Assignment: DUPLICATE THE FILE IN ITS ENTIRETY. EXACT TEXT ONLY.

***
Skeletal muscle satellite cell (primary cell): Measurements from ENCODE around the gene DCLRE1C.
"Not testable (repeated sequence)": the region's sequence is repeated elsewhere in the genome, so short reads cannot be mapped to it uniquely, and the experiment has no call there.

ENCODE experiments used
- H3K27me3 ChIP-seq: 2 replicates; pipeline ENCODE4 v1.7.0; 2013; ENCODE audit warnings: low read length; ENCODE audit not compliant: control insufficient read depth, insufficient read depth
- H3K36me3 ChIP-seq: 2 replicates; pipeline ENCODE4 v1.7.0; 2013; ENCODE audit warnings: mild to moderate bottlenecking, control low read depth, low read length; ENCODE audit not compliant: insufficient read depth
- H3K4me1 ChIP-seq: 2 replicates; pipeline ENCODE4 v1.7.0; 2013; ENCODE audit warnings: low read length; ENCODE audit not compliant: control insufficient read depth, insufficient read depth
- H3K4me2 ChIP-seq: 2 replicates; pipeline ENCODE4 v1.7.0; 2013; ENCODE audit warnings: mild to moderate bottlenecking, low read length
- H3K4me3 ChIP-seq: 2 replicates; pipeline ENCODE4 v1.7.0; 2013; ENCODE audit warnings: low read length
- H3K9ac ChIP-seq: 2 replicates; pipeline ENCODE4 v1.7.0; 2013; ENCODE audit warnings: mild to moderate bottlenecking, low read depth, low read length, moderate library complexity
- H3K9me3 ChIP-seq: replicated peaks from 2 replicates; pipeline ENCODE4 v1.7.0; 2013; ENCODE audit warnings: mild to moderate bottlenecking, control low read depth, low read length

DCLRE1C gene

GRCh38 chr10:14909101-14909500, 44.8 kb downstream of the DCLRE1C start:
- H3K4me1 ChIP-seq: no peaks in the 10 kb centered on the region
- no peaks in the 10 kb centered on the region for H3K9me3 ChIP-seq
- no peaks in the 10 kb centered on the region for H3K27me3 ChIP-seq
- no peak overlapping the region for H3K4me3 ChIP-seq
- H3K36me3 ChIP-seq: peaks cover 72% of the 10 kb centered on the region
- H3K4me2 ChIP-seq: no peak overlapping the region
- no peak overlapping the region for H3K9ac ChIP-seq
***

Skeletal muscle satellite cell (primary cell): Measurements from ENCODE around the gene DCLRE1C.
"Not testable (repeated sequence)": the region's sequence is repeated elsewhere in the genome, so short reads cannot be mapped to it uniquely, and the experiment has no call there.

ENCODE experiments used
- H3K27me3 ChIP-seq: 2 replicates; pipeline ENCODE4 v1.7.0; 2013; ENCODE audit warnings: low read length; ENCODE audit not compliant: control insufficient read depth, insufficient read depth
- H3K36me3 ChIP-seq: 2 replicates; pipeline ENCODE4 v1.7.0; 2013; ENCODE audit warnings: mild to moderate bottlenecking, control low read depth, low read length; ENCODE audit not compliant: insufficient read depth
- H3K4me1 ChIP-seq: 2 replicates; pipeline ENCODE4 v1.7.0; 2013; ENCODE audit warnings: low read length; ENCODE audit not compliant: control insufficient read depth, insufficient read depth
- H3K4me2 ChIP-seq: 2 replicates; pipeline ENCODE4 v1.7.0; 2013; ENCODE audit warnings: mild to moderate bottlenecking, low read length
- H3K4me3 ChIP-seq: 2 replicates; pipeline ENCODE4 v1.7.0; 2013; ENCODE audit warnings: low read length
- H3K9ac ChIP-seq: 2 replicates; pipeline ENCODE4 v1.7.0; 2013; ENCODE audit warnings: mild to moderate bottlenecking, low read depth, low read length, moderate library complexity
- H3K9me3 ChIP-seq: replicated peaks from 2 replicates; pipeline ENCODE4 v1.7.0; 2013; ENCODE audit warnings: mild to moderate bottlenecking, control low read depth, low read length

DCLRE1C gene

GRCh38 chr10:14909101-14909500, 44.8 kb downstream of the DCLRE1C start:
- H3K4me1 ChIP-seq: no peaks in the 10 kb centered on the region
- no peaks in the 10 kb centered on the region for H3K9me3 ChIP-seq
- no peaks in the 10 kb centered on the region for H3K27me3 ChIP-seq
- no peak overlapping the region for H3K4me3 ChIP-seq
- H3K36me3 ChIP-seq: peaks cover 72% of the 10 kb centered on the region
- H3K4me2 ChIP-seq: no peak overlapping the region
- no peak overlapping the region for H3K9ac ChIP-seq